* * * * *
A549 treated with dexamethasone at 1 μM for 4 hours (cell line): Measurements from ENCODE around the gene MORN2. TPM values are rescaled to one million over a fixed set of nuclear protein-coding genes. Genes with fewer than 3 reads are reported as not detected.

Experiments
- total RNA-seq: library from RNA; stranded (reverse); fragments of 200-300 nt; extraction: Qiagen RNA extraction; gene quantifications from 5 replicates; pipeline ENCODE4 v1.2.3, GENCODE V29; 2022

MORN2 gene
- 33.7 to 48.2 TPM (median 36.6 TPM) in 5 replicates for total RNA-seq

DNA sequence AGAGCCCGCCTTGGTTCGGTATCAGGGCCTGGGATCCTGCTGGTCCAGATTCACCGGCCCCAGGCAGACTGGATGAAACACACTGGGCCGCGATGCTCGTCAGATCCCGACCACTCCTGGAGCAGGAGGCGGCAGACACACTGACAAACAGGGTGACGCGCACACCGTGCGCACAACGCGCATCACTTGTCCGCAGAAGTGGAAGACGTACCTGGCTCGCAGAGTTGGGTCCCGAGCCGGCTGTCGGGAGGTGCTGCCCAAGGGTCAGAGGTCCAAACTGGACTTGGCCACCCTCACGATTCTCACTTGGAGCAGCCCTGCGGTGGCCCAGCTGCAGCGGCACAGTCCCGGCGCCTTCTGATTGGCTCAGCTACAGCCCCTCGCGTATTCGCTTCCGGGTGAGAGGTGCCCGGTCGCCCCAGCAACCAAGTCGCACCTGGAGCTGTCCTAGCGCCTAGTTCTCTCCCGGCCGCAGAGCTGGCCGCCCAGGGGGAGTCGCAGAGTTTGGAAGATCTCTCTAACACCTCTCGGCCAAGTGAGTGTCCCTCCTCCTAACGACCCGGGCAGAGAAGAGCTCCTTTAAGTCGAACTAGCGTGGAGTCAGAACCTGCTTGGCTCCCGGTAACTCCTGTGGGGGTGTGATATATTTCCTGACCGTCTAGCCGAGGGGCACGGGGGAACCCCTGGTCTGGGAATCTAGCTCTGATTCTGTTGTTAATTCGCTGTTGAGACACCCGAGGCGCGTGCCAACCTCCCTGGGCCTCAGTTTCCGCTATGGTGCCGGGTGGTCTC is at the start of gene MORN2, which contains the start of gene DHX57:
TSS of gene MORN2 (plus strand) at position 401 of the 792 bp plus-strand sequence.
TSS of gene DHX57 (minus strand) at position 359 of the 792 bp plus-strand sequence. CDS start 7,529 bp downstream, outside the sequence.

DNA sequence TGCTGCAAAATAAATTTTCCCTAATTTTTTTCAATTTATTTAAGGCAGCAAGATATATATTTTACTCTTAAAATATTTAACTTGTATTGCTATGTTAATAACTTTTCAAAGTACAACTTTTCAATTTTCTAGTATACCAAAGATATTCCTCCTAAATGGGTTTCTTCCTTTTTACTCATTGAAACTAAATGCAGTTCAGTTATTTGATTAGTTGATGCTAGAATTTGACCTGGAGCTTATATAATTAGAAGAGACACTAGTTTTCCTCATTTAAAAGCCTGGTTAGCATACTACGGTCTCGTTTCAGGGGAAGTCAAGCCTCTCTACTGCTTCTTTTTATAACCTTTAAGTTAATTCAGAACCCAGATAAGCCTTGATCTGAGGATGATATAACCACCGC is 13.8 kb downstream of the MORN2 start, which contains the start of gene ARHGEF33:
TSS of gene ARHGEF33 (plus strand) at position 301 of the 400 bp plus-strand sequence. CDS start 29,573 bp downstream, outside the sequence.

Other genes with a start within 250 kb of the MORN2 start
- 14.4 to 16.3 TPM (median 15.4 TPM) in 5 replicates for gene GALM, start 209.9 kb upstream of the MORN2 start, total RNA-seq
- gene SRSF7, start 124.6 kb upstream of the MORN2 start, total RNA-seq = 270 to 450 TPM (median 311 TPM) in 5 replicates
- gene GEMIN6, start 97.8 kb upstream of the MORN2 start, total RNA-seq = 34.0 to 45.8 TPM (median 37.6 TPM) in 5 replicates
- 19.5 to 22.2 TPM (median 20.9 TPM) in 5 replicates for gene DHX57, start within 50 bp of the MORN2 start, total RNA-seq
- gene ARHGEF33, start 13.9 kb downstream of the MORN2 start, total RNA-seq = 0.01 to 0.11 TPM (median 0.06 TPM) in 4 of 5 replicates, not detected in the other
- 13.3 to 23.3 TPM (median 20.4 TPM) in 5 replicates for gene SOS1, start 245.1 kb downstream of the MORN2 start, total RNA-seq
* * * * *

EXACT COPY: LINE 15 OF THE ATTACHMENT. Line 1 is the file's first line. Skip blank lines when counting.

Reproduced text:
- 19.5 to 22.2 TPM (median 20.9 TPM) in 5 replicates for gene DHX57, start within 50 bp of the MORN2 start, total RNA-seq